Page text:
am 17. Juni 2014
Being a shipwreck historian (it’s what I do!), I often marvel at the stories of sheer heroism portrayed by those brave men who went to war in midget submarines. Whereas the exploits of the Italians who attacked Gibraltar harbour and the British X-Craft which placed explosive charges beneath the Tirpitz are well-known, other, equally perilous operations are not. When US Forces took possession of the Kure dockyard in 1945, for example, they discovered a dry-dock containing just over 100 Japanese ‘D Boats’ in various stages of completion.
Over a number of years, Osprey Publishing have produced a whole series of books in which various aspects of specific battles, weapons, vehicles, equipment, clothing, boats, ships and so forth are all fully explained. I have found these books to be both accurate and informative and this is no exception. It also teaches a great deal about the midget submarines operated by Axis forces during WW2.
Commencing with a brief Introduction which includes the ‘origin’ of the concept of the miniature submarine, the book tackles the various designs and innovations in the order of; Italy, Germany and Japan. Under each of these headings we find the different histories which were formed by very different policies and doctrines which dominated their respective naval thinking. What is, perhaps, the most interesting element is how differently each of these navies viewed the potential of such weapons. Italy regarded itself as being well placed and well equipped to attack British shipping at harbour in the Mediterranean. Germany, however, favoured the larger U Boat and only came to consider miniature versions after the tide of war had turned against them. Japan, on the other and, saw the midget submarine as the underwater version of the Kamikaze pilot - and even produced some remarkable designs intended for use against enemy capital ships during fleet engagements…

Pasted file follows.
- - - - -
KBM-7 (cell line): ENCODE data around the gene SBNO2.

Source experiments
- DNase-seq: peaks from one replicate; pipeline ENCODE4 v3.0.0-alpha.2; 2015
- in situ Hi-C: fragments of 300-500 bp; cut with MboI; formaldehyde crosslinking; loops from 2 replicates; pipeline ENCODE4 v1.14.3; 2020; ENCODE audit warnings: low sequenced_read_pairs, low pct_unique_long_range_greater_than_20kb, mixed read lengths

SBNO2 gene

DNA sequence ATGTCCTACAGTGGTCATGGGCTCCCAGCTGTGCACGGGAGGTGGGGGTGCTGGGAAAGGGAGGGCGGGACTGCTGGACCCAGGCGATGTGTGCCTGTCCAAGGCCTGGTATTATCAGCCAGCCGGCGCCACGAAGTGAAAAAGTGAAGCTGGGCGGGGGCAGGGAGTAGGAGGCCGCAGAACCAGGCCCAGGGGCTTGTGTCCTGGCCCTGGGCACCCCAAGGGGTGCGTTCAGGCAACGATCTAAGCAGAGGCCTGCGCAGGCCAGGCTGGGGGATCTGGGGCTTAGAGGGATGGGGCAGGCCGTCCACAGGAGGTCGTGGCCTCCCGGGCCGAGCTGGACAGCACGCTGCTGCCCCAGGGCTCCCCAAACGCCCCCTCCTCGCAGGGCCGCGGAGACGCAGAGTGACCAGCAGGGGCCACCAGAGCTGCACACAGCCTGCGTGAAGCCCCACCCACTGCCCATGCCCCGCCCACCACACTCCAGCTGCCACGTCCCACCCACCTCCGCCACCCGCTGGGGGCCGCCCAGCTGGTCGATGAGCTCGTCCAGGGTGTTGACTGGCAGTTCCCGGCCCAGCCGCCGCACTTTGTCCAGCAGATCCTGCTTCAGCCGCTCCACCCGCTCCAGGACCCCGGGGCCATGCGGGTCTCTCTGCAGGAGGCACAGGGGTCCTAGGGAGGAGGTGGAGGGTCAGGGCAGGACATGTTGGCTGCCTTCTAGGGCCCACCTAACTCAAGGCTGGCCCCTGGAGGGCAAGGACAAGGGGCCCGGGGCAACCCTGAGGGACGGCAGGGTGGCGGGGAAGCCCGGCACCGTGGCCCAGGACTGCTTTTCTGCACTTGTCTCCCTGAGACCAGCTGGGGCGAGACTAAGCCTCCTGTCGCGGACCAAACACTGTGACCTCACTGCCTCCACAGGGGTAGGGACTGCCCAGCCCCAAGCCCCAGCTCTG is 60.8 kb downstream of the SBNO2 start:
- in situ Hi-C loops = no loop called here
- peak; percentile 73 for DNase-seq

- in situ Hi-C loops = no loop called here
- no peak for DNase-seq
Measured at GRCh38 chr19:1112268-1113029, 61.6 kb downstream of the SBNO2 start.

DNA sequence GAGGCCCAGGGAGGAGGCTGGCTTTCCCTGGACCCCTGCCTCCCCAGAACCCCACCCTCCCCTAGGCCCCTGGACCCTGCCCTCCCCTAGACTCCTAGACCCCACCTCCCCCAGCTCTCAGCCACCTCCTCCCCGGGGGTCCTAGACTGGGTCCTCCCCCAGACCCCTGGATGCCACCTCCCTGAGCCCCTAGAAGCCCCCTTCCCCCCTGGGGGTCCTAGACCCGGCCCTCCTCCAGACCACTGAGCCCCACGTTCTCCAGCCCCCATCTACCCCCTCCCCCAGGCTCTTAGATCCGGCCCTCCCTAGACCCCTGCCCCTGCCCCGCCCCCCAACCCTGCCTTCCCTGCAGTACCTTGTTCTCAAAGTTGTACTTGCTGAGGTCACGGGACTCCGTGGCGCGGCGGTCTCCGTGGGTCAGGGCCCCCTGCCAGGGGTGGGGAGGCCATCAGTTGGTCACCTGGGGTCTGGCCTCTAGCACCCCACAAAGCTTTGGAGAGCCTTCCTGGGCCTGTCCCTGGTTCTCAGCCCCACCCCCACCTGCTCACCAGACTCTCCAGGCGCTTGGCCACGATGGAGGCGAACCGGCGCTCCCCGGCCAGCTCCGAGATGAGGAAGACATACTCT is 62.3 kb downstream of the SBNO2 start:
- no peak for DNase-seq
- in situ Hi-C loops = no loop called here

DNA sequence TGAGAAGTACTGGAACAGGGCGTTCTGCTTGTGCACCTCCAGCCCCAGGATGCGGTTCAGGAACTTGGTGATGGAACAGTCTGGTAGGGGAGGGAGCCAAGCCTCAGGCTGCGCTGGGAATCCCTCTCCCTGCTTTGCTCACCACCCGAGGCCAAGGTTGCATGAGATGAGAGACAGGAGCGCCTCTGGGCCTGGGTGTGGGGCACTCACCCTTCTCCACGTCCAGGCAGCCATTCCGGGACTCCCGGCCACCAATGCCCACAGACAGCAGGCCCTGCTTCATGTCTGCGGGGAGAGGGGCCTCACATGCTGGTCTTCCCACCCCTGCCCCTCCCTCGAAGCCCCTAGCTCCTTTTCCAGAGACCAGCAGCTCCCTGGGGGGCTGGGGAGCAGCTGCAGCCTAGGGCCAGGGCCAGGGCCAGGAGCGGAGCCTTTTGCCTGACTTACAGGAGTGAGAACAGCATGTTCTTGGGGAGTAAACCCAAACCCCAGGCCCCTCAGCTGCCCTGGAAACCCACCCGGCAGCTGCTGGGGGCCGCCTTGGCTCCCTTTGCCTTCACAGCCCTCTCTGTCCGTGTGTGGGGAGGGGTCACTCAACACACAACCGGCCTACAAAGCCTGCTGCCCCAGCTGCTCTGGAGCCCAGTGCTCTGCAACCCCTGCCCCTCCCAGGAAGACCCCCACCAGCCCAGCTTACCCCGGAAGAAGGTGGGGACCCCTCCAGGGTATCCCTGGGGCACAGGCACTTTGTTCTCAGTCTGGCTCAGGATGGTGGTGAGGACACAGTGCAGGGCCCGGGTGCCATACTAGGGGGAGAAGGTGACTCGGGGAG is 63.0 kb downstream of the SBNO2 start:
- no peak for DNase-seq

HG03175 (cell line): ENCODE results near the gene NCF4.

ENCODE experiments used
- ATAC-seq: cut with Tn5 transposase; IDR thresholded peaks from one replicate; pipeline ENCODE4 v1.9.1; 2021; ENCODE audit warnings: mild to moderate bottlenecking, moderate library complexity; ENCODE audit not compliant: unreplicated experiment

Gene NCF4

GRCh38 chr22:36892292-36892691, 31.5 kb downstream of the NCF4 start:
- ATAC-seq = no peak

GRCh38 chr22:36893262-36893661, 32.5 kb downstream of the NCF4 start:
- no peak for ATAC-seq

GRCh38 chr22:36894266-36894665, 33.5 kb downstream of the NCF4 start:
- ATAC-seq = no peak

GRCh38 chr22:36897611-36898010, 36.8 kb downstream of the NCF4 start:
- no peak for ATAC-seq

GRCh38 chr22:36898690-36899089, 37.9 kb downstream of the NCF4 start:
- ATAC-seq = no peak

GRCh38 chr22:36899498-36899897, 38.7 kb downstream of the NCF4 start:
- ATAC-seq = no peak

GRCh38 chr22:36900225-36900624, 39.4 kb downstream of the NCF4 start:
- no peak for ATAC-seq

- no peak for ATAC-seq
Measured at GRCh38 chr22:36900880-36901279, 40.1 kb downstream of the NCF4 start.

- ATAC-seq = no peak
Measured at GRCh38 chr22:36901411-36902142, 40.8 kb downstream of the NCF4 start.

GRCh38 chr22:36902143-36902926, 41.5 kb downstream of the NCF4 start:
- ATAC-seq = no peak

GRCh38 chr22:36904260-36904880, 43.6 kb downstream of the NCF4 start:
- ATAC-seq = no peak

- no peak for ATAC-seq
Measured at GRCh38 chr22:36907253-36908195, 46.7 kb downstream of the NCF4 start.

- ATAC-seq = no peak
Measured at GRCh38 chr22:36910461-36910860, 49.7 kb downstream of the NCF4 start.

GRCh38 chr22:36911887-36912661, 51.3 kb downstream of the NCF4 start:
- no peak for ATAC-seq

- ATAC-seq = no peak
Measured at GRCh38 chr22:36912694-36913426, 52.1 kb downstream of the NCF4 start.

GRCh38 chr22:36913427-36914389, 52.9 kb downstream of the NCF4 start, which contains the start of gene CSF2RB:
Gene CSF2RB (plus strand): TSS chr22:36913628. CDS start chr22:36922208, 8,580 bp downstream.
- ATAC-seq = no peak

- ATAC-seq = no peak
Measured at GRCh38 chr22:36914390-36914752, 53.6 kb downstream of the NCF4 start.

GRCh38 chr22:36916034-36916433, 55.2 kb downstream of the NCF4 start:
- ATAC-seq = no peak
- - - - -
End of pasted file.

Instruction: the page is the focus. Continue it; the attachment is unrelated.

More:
Personally, I was a little surprised at how much more there was to the subject than I had previously appreciated and, therefore, pleased with the additional detail provided.
Fully illustrated with plenty of historic photographs, the work is also particularly well supported with artistic profiles of most, if not all, the various types of craft in addition to cutaway sections. I also enjoyed the artistic view of a midget submariner (or should that be a midget-submarine submariner?) at work beneath capital ship. Altogether, a job well done and a book which is easy to recommend.
am 15. Oktober 2014
The book has a deficit of content. I expected more details and pictures. The most of this information can be found in the internet yet. Nevertheless it gives a good first overfiew of the topic but not if you want to go deeper to the topic.
Es fehlt etwas an fundiertem Inhalt, ich hätte mir mehr Informationen und Bilder erhofft. Das meiste aus diesem Buch kann man relativ einfach auch im Internet finden. Trotzdem ist es als erster allgemeiner Überblich ganz gut geeignet, aber nichts für jemanden, der die Materie vertiefen will.